Just ask the Expos, whose attendance dropped to 4,000 fans many nights when MLB indicated it was done with the market.
At 18,000+ fans per night, the Rays are a long way from those Montreal lows. And its ownership group has done less complaining about the stadium as it has done in previous years.
But what I wrote five years ago still rings true:
From my vantage point, it seems that the Rays have created a self-fulfilling prophecy.And, in a separate post from 2009, I also predicted the team would "re-affirm its commitment to stay in the area, but it won't be shy about its need for a new park." The post also included:
In continuing to point out problems with the Trop, the Rays (perhaps inadvertently) are building - and reinforcing - the stadium's negative image.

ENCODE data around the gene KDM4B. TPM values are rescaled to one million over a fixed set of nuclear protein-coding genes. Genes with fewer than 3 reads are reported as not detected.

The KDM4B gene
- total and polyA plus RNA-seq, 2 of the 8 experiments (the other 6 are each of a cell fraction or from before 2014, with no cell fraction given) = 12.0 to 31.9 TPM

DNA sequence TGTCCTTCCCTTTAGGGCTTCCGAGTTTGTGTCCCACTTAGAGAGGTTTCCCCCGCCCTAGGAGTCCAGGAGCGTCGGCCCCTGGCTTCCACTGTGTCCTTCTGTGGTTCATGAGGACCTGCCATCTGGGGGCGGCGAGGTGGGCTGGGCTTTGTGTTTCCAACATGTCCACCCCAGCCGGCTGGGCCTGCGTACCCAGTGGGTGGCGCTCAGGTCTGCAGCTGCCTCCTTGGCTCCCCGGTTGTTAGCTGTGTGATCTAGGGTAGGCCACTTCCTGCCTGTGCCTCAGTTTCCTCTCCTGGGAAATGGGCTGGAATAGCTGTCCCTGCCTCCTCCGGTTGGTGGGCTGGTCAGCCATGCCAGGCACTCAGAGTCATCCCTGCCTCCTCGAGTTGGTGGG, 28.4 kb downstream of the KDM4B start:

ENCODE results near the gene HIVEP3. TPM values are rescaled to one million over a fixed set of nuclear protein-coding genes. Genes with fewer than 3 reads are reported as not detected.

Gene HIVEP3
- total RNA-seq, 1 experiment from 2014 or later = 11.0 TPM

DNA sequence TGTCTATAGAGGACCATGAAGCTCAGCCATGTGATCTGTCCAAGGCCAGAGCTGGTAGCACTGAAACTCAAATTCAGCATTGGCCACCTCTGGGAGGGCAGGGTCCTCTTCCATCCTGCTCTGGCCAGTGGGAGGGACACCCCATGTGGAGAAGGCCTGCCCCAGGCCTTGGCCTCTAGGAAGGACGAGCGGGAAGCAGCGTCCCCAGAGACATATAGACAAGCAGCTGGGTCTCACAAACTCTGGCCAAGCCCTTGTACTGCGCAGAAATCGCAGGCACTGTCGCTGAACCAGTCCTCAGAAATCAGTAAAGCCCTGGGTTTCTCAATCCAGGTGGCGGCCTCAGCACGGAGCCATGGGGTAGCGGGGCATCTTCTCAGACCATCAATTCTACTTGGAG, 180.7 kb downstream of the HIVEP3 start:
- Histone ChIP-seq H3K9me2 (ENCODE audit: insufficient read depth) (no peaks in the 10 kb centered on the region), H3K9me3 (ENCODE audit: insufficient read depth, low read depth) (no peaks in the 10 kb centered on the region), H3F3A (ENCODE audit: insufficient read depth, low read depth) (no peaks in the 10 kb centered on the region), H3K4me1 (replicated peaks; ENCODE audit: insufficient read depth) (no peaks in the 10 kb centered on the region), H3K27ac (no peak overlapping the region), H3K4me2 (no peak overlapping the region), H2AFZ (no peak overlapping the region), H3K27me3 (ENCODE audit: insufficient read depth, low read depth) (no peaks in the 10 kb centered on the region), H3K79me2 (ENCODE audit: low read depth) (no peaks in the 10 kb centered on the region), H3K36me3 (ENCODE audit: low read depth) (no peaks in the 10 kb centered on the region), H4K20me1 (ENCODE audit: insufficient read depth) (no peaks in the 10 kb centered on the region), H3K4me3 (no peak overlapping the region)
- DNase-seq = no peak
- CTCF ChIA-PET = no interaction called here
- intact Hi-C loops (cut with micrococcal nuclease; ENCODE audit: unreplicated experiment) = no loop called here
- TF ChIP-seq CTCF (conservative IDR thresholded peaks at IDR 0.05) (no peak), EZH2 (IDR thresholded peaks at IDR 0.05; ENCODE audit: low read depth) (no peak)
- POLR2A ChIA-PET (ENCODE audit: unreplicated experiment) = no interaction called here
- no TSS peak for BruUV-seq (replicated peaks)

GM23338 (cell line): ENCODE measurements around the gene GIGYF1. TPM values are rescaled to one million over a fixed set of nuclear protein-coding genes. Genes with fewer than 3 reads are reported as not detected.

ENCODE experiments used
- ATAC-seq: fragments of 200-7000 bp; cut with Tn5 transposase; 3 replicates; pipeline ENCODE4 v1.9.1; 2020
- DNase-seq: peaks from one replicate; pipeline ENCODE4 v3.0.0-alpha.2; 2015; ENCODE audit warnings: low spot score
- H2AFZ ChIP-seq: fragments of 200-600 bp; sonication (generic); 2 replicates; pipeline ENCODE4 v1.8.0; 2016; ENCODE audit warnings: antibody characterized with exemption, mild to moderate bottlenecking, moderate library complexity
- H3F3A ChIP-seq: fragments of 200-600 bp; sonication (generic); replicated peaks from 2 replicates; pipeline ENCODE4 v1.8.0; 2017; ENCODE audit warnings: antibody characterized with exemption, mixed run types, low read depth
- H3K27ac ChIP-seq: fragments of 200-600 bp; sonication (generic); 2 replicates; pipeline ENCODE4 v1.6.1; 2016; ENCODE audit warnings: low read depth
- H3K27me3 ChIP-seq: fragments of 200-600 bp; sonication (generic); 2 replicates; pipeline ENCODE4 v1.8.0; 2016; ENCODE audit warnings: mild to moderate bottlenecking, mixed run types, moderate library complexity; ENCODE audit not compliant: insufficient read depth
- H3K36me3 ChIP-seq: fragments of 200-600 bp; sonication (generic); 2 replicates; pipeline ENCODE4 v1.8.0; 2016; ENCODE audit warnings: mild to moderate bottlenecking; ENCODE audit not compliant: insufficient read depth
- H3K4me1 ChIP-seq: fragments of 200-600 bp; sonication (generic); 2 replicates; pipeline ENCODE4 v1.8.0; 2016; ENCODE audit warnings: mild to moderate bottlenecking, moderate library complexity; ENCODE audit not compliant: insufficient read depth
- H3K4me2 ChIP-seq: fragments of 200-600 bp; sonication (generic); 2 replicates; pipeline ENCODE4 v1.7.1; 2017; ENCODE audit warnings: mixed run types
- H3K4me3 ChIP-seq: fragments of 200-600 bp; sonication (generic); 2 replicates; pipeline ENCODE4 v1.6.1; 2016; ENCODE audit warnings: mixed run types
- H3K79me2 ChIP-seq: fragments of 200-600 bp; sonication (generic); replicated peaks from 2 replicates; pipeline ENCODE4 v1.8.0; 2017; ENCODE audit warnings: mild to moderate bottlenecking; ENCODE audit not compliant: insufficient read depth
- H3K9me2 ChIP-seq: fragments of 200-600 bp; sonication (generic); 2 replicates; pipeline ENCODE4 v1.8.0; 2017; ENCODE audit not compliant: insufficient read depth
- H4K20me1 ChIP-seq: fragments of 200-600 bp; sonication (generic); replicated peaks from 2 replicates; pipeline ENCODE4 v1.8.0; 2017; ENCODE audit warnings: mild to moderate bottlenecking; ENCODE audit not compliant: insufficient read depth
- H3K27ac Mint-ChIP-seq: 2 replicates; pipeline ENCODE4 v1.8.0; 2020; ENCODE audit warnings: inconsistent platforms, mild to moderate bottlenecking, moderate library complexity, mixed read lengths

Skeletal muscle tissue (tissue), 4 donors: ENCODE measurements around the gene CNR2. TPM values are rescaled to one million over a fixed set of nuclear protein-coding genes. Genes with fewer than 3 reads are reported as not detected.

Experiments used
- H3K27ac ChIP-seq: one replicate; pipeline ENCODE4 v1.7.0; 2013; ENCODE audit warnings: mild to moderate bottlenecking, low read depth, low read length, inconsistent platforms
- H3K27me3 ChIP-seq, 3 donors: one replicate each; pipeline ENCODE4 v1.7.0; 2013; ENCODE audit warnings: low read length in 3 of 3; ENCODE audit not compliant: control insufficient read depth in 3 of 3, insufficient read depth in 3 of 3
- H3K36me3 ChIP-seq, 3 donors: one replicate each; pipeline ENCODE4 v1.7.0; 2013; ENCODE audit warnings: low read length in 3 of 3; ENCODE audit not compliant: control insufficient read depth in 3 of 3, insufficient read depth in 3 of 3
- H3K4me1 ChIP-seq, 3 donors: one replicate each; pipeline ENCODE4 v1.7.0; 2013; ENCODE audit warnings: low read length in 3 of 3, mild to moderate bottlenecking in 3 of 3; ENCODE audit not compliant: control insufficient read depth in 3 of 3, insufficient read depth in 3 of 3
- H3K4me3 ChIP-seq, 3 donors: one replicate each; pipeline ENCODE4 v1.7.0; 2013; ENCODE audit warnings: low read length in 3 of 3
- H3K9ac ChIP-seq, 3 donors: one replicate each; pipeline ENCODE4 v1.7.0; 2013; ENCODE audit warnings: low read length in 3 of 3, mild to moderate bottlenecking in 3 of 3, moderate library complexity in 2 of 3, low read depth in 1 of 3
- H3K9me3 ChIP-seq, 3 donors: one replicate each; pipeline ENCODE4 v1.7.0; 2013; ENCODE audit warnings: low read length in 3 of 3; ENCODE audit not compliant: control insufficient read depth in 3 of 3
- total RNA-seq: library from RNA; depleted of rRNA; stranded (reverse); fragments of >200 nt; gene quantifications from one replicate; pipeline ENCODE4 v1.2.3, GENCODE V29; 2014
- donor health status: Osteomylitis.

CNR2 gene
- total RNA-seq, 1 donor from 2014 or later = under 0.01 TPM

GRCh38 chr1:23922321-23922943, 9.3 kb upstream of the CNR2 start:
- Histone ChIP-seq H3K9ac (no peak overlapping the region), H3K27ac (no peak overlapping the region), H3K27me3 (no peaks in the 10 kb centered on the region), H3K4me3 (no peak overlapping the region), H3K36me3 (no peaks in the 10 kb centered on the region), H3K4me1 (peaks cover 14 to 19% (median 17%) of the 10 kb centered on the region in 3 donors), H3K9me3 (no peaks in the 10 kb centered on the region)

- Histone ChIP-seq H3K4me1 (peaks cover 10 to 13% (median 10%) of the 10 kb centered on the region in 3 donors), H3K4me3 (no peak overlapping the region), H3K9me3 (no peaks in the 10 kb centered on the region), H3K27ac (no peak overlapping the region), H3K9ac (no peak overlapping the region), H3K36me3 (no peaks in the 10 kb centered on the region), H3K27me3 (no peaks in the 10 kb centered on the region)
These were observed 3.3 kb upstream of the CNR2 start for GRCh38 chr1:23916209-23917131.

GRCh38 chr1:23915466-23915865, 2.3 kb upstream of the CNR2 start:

Why else would so many people dislike the Trop but have trouble explaining why? It's like politics. The more the issue is discussed on talk radio and on the evening news, the more people will believe it. Perception is reality.
It will be right about that time a high-ranking team executive (Stuart Sternberg? Matthew Silverman? Stadium Czar Michael Kalt?) will take a trip to Charlotte. Or Portland. Or some other MLB-starved city. A trip like that would normally go under-the-radar, but a well-placed call to someone like Peter Gammons or Rob Neyer will drop the tip that the Rays are exploring other communities.By the way, great minds must think alike, since Gary Shelton wrote last week, "You know how it will work. Stu Sternberg will show up at an exhibition game in Montreal. There is no funny business, he’ll say. He just wanted to see a ballgame. Then a team official will be seen in Charlotte. Or Las Vegas. Or somewhere."
The Rays are continuing down the path they set out on in 2010 when Sternberg gave the region an ultimatum and essentially demanded St. Petersburg amend its contract. He created a self-fulfilling prophecy, and the only real change in the Stadium Saga since then has been in the attendance numbers.